Sometimes DNA evidence is on a difficult to collect from substrate. It may be porous, rough or large. In addition, the quantities may be minute. Real life scenarios like that happen every day. In 2011, Uta Von Schwedler was murdered in her own house and was found in her bathtub. The investigation of the scene yielded a number of pieces of evidence including a pillow case and a comforter. Traditional sampling of the crime scene evidence yielded inconclusive results. The M-Vac® was used to collect from the pillow case and the comforter. The collections yielded DNA profiles that matched the convicted murderer's profile. An internal and independent evaluation of the M-Vac® is being conducted by the FBI. We look forward to seeing the full study. The technology provides a new opportunity to get profiles where it was impossible before. To discuss how the M-Vac® can help with your forensics and police work, please contact us or request a free consultation. To hear the early experience of an agency who has now owned a system for years, watch the video below.
For a short series of casework and video demonstrations, please click below.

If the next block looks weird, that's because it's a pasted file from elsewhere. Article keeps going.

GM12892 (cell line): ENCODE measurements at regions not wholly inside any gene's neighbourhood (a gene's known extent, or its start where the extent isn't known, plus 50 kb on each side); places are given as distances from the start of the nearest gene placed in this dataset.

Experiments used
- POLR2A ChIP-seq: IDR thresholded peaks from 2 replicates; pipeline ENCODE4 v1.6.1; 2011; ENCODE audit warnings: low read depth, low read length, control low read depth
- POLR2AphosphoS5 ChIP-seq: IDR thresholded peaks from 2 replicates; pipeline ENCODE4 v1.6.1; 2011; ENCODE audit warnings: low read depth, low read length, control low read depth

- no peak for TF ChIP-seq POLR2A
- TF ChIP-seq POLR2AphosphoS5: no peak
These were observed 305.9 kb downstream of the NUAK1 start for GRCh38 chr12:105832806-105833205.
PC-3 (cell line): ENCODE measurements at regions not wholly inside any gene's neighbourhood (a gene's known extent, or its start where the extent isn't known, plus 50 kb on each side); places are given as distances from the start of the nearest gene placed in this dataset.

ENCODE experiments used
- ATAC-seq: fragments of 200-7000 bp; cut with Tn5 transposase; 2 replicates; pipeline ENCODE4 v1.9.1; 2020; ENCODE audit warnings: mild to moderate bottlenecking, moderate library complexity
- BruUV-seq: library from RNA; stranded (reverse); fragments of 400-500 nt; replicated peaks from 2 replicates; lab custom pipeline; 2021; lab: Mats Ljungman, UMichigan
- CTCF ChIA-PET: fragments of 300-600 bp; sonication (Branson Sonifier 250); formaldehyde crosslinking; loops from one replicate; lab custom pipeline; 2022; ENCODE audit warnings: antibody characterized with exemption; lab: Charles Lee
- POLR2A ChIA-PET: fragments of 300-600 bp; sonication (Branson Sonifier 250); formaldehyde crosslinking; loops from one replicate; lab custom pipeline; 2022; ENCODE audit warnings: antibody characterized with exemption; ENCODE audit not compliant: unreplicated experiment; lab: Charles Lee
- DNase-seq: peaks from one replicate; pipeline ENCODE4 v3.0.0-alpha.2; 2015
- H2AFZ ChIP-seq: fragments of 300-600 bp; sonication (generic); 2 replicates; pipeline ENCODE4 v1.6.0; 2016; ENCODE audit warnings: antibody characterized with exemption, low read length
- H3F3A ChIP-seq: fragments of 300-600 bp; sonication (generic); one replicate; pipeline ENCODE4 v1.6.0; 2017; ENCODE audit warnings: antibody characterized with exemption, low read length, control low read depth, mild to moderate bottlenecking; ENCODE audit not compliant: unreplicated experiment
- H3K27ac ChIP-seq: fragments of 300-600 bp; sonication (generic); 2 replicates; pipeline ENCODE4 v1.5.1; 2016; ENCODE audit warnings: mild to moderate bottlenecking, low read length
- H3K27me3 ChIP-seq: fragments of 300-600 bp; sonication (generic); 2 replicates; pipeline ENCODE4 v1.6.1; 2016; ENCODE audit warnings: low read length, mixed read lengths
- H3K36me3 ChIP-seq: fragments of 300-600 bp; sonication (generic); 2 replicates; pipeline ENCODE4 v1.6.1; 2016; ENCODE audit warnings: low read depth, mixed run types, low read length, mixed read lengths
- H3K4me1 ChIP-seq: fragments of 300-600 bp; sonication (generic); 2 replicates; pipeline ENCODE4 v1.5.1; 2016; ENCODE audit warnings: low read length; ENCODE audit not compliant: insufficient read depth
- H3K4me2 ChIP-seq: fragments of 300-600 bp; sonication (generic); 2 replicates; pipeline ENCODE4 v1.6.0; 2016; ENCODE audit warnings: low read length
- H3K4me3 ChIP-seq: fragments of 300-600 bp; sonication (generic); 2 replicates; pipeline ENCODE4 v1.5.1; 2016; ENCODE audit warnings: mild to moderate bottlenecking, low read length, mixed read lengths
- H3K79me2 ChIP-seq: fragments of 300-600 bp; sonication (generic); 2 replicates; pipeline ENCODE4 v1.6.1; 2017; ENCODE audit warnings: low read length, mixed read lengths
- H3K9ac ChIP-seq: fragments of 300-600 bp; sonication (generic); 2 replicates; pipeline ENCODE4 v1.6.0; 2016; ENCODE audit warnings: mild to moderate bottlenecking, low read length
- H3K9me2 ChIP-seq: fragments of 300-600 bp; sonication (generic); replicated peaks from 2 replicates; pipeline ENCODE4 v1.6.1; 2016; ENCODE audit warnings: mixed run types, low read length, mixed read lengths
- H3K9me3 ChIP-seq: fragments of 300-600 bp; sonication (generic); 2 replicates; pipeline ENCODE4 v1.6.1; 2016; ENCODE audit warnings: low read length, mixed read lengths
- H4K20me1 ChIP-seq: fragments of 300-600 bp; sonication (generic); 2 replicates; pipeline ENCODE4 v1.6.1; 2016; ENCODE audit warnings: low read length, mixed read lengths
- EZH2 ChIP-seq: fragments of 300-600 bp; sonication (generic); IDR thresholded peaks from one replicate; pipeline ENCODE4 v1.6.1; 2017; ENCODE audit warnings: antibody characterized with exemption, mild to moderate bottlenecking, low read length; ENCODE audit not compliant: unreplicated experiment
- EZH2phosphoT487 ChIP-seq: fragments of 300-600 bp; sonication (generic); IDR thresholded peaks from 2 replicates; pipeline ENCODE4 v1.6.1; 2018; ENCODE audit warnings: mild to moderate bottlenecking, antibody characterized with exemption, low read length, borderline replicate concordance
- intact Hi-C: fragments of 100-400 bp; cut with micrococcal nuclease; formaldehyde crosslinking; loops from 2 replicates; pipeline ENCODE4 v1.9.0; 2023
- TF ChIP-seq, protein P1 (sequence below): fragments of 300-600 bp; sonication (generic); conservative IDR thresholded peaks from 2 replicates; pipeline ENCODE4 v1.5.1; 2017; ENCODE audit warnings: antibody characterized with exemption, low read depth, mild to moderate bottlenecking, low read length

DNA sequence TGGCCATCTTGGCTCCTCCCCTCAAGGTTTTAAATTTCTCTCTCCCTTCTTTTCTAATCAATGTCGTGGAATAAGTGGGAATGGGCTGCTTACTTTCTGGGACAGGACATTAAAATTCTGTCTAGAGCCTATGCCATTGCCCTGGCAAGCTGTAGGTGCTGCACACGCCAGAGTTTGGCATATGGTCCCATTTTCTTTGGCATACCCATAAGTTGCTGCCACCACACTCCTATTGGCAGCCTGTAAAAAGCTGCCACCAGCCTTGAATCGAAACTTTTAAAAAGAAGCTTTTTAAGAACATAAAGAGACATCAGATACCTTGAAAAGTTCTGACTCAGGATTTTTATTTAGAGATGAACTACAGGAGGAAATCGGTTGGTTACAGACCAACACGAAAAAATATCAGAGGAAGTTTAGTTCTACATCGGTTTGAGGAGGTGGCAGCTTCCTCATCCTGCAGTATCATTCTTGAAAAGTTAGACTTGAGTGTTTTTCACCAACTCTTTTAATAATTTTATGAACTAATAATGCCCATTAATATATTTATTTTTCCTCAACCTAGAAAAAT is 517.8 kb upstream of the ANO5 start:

The M-Vac® utilizes wet vacuum principles to release and capture cells. Nuclease and DNA free buffer is sprayed directly onto the surface while vacuum pressure is simultaneously applied around the spray pattern to collect the buffer and suspended particles in a collection bottle.
Also referred to as a wet-vacuum sampling device, a "vacuum-assisted instrument", and other descriptive terms, The M-Vac® System is quickly becoming well known in the field of forensics as the DNA collection method to turn to when obtaining a DNA profile is difficult and critical for the case and where traditional methods such as swabbing, cutting and taping are not getting the job done.
"One of the most recent technological advancements in DNA collection used by Sorenson Forensics on a case featured on "Cold Justice" is the M-Vac system, which uses a sophisticated wet-vacuum sampling device to collect significant amounts of DNA from immovable surfaces that cannot be transported to a laboratory for processing as well as from porous substrates, such as clothing, fabrics, cement or rocks. The M-Vac system is able to extract even the most deeply embedded DNA." Forensics Magazine, 25 Sept 2013
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